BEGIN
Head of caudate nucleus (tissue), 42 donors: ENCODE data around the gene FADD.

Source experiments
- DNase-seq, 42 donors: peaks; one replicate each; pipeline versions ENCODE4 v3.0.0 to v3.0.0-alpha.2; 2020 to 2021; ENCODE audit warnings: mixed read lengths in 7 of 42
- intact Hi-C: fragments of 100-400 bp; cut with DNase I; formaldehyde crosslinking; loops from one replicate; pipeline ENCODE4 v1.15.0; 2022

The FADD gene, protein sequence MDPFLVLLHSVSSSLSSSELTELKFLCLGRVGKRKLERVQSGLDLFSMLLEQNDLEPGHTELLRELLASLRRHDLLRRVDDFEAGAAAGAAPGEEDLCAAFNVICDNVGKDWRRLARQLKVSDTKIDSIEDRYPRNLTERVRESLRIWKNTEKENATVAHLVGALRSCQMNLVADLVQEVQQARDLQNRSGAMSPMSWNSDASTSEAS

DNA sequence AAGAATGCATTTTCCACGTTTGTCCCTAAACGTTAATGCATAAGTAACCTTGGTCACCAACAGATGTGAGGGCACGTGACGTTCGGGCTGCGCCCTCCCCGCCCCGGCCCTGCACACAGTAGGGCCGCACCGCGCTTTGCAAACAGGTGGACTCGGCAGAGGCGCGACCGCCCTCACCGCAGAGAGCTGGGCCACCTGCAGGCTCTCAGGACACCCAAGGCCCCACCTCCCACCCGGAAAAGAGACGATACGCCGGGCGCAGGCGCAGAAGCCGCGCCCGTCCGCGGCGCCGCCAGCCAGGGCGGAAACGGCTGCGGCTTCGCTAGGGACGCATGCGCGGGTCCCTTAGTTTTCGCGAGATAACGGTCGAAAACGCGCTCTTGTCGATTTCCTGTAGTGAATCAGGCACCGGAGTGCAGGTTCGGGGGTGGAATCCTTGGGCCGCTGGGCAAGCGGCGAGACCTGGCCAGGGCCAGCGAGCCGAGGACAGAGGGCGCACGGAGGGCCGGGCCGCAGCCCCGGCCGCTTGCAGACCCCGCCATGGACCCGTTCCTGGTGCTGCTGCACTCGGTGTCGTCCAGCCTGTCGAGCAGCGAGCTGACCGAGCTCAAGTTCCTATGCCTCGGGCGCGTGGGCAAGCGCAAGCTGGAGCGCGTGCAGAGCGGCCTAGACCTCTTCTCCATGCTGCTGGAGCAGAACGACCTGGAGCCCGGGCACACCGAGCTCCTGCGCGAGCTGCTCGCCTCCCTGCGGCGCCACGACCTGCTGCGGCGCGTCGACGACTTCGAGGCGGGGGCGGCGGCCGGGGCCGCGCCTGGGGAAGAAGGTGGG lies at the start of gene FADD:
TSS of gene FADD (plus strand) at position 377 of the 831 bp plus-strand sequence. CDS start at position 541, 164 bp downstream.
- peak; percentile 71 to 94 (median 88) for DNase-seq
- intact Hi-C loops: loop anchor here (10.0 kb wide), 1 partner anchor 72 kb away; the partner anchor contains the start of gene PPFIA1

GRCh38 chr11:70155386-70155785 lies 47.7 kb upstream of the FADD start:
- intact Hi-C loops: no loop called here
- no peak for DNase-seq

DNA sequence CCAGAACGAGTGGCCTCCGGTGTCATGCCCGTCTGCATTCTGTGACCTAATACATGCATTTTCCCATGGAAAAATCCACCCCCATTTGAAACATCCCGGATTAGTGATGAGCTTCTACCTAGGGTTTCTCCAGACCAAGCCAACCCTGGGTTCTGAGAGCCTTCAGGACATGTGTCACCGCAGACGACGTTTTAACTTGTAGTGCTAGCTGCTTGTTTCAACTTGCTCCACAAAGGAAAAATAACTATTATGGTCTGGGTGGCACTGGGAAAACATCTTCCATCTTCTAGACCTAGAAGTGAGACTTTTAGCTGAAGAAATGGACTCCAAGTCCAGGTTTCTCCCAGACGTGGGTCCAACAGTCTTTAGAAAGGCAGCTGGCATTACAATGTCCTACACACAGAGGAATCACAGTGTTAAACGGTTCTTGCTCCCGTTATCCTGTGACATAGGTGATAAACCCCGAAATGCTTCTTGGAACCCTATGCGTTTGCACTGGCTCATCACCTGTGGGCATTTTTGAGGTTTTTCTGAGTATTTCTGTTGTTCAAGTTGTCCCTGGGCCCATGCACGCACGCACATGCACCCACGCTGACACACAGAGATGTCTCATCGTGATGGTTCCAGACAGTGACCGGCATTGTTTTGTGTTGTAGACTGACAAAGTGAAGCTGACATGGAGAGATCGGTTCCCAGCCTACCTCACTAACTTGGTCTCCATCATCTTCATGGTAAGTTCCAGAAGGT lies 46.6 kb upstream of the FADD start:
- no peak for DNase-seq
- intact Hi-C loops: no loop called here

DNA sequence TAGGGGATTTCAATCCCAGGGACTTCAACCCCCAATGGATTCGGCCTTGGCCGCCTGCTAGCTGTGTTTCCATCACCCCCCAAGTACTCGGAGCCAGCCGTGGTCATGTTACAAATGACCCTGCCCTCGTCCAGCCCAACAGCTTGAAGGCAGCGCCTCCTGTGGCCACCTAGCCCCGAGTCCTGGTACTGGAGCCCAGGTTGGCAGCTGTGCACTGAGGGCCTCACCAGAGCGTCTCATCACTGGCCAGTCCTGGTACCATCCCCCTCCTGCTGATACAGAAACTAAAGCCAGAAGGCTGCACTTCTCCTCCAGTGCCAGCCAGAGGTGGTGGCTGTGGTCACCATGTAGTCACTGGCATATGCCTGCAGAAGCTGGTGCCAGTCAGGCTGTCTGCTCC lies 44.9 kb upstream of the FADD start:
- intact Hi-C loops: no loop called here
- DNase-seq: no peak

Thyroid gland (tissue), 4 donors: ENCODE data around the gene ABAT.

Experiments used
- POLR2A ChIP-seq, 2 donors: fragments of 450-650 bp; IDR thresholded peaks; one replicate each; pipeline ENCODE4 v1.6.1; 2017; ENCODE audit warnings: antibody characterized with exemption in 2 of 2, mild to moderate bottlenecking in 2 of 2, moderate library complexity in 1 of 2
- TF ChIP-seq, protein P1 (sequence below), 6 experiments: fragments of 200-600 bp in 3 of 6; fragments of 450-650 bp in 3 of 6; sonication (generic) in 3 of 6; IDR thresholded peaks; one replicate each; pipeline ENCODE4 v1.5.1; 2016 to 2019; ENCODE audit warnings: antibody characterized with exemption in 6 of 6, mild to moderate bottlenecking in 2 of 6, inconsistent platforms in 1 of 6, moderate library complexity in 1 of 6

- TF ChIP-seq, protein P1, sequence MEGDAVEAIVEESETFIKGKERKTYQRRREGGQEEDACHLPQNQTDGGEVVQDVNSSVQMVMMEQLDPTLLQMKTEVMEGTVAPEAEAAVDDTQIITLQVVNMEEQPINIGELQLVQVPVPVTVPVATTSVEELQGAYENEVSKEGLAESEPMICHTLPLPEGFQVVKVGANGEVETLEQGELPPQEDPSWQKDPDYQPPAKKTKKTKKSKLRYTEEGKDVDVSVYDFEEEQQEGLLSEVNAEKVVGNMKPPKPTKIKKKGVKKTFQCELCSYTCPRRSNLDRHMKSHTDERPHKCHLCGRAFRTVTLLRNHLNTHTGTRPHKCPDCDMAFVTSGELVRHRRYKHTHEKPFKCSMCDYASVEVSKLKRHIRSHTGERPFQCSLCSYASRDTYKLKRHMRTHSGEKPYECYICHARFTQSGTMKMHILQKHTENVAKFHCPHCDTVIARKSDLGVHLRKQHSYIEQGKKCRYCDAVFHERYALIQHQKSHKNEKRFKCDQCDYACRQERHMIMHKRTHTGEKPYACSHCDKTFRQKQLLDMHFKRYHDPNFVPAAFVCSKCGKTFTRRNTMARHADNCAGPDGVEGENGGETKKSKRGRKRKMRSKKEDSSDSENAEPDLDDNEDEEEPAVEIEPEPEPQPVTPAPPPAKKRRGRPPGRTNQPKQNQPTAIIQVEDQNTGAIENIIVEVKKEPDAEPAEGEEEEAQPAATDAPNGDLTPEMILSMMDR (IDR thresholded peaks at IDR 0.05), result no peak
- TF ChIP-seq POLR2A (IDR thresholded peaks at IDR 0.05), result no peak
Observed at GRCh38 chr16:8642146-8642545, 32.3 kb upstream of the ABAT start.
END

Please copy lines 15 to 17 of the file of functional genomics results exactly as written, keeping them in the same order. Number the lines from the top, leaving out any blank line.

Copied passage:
- intact Hi-C loops: no loop called here

DNA sequence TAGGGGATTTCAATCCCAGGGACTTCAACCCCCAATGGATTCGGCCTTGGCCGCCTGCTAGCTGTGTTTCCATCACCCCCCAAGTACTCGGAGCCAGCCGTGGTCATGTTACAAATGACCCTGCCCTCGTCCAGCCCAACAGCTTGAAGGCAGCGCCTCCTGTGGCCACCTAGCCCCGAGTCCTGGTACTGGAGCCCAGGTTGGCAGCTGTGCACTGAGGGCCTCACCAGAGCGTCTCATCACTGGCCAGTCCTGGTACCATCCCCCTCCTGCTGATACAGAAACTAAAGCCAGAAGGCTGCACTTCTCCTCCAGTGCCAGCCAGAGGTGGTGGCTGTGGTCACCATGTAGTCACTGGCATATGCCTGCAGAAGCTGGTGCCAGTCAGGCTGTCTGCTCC lies 44.9 kb upstream of the FADD start:
- intact Hi-C loops: no loop called here